After 5 days of sex accusations, no day is ordinary for Clinton Even church sermon provides no escape

January 26, 1998|By Carl M. Cannon | Carl M. Cannon,SUN NATIONAL STAFF

WASHINGTON -- Outwardly, it was a normal Super Bowl Sunday: President Clinton prayed in church, rehearsed his State of the Union address for tomorrownight, then kicked back and watched the Super Bowl in the White House with the Rev. Jesse L. Jackson.

But five days into an uproar that has rocked the Clinton presidency, nothing at the White House appears ordinary anymore.

Even services at the Foundry United Methodist Church provided no sanctuary. There, the Rev. J. Philip Wogaman prefaced his sermon, "Taking Faith Seriously," by noting, "A number of things have been happening this week, and the whole nation and all of us are caught up in it."

Yesterday, the attention of the president and his staff was ensnared by a potentially damaging ABC News report asserting that Clinton and Monica Lewinsky, the 24-year-old former White House intern at the center of the controversy, were witnessed sharing an "intimate" moment in a room in the White House.

White House officials interviewed any official who might have seen or heard of the incident, which is alleged to have taken place in the White House theater.

One aide said, however, that it was becoming clear that Clinton had some sort of "special" relationship with Lewinsky. Clinton has been vague on that point with his advisers -- he acknowledges only a "friendship," one said -- while steadfastly denying that anything of a sexual nature ever took place between them. His aides maintained yesterday that they believe him.

Nonetheless, the ABC report -- though uncorroborated and incomplete -- complicated the White House response yesterday. In fact, it appeared as though the White House efforts were moving in two directions at once -- attacking the Whitewater special prosecutor, Kenneth W. Starr, while adopting a defensive stance on the latest allegations.

"This story is moving faster than it is possible for us to respond to," one senior White House official acknowledged.

As the day progressed, for example, Clinton's spokesman, Mike McCurry, tried to fend off news organizations that told him they were going to air or publish a second part to the ABC story: that the private encounter between Lewinsky and the president was brought to the attention of Leon E. Panetta, then the chief of staff, and that Panetta instructed his deputy, Evelyn Lieberman, to transfer Lewinsky out of the White House to the Pentagon.

After spending the day searching for records and scouring the memories of Panetta and Lieberman, the White House issued a statement that neither Panetta nor Lieberman had ever heard of any such encounter between Lewinsky and Clinton.

"As best we can tell, it was wholly invented," McCurry said. He called the day's events "a feeding frenzy out of control."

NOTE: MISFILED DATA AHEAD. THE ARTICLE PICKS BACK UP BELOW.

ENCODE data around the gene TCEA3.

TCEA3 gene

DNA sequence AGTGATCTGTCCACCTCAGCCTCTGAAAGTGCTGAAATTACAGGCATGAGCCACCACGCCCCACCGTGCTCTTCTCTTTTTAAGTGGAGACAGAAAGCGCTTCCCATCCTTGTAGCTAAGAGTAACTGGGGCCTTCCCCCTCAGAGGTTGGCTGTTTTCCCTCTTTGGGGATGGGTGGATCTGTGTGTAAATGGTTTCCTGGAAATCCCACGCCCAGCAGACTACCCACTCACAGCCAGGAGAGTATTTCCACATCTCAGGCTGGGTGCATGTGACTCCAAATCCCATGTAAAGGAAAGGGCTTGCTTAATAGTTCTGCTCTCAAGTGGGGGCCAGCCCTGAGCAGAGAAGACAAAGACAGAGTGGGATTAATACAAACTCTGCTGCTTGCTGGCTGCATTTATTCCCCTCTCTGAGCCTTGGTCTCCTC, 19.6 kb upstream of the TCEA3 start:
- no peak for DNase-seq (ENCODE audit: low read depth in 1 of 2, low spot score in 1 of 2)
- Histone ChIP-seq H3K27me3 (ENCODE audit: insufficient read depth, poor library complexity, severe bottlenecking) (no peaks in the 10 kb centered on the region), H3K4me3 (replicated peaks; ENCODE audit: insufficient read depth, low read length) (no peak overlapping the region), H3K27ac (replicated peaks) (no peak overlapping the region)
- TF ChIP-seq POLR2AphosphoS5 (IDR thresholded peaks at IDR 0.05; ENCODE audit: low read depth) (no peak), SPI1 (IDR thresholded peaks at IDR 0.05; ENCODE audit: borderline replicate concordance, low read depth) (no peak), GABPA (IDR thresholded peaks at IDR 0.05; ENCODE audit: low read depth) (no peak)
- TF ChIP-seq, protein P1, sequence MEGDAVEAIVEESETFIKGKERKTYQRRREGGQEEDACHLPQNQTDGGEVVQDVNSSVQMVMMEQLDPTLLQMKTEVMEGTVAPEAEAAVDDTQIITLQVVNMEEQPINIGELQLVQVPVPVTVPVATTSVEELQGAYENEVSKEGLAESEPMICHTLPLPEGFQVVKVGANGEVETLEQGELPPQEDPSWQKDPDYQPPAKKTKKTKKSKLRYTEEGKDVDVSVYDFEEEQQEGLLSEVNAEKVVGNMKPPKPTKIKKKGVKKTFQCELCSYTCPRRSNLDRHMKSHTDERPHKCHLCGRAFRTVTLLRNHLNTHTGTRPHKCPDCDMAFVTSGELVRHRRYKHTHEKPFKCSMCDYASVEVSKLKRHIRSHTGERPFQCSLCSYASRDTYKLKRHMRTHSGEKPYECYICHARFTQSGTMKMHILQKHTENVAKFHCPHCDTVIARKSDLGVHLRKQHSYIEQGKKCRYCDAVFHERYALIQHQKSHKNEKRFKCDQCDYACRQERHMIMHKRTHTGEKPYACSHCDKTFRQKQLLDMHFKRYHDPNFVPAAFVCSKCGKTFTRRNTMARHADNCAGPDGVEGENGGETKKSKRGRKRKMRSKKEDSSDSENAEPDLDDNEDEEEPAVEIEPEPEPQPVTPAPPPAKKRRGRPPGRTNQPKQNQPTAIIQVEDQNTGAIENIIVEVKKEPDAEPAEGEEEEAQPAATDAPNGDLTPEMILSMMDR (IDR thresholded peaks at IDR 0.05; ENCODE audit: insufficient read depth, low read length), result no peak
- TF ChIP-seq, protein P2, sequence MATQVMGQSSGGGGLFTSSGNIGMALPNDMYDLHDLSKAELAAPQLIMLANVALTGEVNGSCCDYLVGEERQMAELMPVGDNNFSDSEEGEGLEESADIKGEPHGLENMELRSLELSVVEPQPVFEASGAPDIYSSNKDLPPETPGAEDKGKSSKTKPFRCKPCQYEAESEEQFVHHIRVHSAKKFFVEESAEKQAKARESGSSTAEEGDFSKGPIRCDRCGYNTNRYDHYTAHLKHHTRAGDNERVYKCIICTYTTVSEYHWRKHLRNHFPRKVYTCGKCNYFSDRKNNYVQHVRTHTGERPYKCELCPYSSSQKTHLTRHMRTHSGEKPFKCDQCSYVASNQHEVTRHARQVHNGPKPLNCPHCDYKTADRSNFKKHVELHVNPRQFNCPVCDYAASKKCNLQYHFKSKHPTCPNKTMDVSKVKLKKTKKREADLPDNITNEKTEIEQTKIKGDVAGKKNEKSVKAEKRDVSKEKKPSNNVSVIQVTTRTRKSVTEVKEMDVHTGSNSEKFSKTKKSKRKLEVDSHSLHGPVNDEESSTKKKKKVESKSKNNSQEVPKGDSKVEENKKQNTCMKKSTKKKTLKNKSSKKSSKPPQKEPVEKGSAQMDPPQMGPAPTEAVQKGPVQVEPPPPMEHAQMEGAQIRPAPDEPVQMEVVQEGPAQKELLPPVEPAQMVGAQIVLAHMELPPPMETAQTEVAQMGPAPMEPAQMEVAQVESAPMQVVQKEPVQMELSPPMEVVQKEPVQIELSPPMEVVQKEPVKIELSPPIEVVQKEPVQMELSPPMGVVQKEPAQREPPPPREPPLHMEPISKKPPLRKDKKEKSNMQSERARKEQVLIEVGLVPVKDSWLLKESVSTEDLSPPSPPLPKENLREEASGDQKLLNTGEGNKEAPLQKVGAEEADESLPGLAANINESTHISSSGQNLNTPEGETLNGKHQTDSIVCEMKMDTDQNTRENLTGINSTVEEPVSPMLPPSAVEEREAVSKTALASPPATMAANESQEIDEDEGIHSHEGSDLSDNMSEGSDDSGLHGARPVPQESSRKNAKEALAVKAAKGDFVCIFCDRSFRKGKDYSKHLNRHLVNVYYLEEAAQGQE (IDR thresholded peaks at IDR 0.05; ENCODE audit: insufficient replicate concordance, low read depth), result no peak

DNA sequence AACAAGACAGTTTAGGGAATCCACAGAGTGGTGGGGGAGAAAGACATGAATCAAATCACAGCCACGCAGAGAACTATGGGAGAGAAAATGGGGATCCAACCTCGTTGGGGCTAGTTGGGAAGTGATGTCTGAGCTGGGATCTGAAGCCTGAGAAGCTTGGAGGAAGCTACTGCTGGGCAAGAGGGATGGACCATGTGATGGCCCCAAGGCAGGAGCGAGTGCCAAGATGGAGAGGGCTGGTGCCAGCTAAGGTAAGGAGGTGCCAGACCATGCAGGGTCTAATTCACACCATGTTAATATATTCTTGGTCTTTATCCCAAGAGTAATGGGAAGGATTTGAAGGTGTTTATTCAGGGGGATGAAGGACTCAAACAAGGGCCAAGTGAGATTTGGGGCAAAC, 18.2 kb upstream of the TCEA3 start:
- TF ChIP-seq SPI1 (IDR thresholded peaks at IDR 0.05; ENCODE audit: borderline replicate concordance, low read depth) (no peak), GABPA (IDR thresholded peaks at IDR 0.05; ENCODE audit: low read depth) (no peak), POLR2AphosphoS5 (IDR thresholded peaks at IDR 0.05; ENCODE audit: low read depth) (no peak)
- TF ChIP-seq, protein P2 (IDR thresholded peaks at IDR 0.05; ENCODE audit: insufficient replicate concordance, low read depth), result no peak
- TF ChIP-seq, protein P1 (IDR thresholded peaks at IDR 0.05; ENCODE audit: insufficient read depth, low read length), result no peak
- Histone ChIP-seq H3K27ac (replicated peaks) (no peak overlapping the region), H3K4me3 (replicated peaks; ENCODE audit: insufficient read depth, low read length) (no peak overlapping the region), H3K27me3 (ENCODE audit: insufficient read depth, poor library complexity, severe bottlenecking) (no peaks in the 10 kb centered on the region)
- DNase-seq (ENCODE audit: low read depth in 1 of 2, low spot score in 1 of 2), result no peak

Yesterday was the day in which prominent Democratic defenders were to have launched an aggressive counter-attack against their tormentors, chiefly Starr. But as the counteroffensive was beginning, nervous White House lawyers confronted the notion that Starr's investigators were now enlisting the recollections of White House ushers, personal assistants -- perhaps even Secret Service agents -- in the investigation of Clinton's private life.

"If he had any prosecutorial restraint, he wouldn't do that," complained Lanny J. Davis, the White House special counsel. "But look who we're talking about: Ken Starr hasn't shown any restraint."

Friday night, Clinton aides had vowed that the Sunday morning news shows would feature leading national Democrats, not White House political aides. But finding such allies outside the administration proved next to impossible. The talk show lineup featured several White House political aides, like Ann F. Lewis, Rahm Emanuel and Paul Begala, as well as James Carville, a Democratic consultant who was Clinton's closest 1992 campaign hand and may be Starr's most vocal critic.

The problem for these loyalists is that they don't seem to have the answer to the one question that has seized Washington: Did Bill Clinton have any kind of sexual contact with Monica Lewinsky?

"The president of the United States has said clearly, personally, directly, four times, these allegations are false: 'I did not have an improper relationship, I did not have a sexual relationship, I did not tell anyone to lie,' " said Lewis, the communications director.

Asked if they believe these denials, these officials say they do but concede they are relying on little more than their faith in him.

"I've been through a lot with this guy," Begala said. "As we say in Texas, 'This is not my first rodeo.' So I'm like Dale Evans with the Bible: 'God wrote, I believe it, and that settles it.' "

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